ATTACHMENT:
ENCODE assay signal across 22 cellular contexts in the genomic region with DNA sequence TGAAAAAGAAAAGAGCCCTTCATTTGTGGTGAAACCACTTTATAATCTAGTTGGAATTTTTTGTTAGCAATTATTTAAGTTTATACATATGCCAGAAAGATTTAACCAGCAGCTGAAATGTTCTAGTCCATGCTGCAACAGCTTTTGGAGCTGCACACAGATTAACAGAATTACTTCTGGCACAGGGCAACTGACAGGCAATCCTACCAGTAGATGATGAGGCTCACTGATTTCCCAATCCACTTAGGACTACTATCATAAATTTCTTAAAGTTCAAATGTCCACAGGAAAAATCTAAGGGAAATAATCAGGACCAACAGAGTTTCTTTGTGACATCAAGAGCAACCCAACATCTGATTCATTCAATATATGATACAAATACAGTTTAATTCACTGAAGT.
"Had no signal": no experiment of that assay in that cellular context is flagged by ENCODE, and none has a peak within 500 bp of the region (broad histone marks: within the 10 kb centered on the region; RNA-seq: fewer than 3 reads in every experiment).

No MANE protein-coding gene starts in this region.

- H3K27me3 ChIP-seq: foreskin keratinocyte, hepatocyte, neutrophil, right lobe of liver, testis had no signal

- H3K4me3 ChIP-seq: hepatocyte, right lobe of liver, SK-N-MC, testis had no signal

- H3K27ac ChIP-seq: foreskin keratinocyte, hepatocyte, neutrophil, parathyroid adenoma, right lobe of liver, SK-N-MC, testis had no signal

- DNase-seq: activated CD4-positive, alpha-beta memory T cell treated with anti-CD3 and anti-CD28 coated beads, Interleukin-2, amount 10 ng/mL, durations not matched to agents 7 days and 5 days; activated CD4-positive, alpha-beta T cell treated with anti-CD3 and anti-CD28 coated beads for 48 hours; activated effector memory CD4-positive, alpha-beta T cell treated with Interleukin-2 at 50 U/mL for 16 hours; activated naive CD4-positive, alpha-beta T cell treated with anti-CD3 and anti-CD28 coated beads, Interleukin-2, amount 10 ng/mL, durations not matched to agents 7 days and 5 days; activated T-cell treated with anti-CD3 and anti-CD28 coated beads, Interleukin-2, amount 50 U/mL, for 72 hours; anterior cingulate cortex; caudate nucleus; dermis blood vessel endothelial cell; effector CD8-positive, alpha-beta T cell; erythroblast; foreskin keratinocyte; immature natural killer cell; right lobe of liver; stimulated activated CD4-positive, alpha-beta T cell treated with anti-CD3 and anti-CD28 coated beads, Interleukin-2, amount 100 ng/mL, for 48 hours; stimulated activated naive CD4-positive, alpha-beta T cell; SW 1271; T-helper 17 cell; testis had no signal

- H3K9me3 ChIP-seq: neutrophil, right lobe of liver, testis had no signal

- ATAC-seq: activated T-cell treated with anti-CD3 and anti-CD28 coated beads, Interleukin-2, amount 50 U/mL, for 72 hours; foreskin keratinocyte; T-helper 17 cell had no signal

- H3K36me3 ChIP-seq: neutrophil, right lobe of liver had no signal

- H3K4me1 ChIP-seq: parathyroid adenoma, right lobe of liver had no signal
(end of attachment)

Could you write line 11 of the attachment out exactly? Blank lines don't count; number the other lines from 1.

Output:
- H3K4me1 ChIP-seq: parathyroid adenoma, right lobe of liver had no signal